Having their own space to live and study, particularly in their first two years of college, is critical, LeMascus said.
“This will help keep them on track toward successfully completing the program and graduating,” he said.
There are about 110 students in the honors college, he said, but many upperclassmen will choose to live in other housing on campus.
Reba-Davisson Hall was built in the 1970s, LeMascus said. Now, the screeching of saws can be heard and sawdust is thick in the air as crews work to rebuild the interior of the building with men's and women's wings, commons areas, new bathrooms, a cafe and a full kitchen.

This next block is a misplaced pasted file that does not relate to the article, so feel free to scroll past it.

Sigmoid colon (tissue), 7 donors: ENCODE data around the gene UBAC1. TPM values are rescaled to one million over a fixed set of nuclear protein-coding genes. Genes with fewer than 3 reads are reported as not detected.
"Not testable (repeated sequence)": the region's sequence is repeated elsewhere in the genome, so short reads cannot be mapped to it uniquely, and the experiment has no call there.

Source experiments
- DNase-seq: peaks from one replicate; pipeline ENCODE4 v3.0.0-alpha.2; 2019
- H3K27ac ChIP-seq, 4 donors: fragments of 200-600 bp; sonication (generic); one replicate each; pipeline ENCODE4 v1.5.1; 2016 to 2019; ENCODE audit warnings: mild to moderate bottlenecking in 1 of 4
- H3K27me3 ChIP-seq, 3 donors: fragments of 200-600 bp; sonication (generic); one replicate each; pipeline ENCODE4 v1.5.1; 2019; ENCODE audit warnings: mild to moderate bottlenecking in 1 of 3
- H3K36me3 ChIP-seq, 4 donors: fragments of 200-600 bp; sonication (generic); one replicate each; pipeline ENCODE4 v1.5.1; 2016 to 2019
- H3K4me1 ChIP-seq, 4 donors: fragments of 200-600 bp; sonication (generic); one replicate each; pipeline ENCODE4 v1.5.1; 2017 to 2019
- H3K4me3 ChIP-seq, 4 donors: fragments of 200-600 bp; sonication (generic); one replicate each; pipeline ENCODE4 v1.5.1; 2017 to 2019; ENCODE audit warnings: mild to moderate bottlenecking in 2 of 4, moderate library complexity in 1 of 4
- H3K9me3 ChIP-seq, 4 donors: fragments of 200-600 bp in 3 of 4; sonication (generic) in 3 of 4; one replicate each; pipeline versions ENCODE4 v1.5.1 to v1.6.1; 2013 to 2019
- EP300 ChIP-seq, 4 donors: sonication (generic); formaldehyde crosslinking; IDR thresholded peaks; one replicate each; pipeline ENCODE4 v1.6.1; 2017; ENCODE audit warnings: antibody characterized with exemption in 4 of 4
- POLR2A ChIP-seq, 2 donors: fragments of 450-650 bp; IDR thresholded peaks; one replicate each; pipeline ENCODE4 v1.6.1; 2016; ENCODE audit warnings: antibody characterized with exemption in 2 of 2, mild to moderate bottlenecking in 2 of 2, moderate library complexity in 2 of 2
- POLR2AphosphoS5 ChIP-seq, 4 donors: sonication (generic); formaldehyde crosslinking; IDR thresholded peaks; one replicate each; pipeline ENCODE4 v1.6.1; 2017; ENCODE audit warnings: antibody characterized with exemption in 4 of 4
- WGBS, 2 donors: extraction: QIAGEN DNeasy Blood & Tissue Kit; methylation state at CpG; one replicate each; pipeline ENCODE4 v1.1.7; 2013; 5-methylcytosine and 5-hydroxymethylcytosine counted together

One feature of the new hall will be individual and group tutoring rooms, LeMascus said. Another feature will be suites for resident mentors — people who have been through the honors program and are either in graduate school or well-advanced in the program. They will live in the dorm to offer tutoring and other help to younger students.
Bingham said after living in an older dorm this year, she's excited about the new space.
On a recent walk-through of the building, she stopped to examine a dorm room.
“I'm pretty excited about the size of those closets,” she said. “And the new bathrooms will be nice.”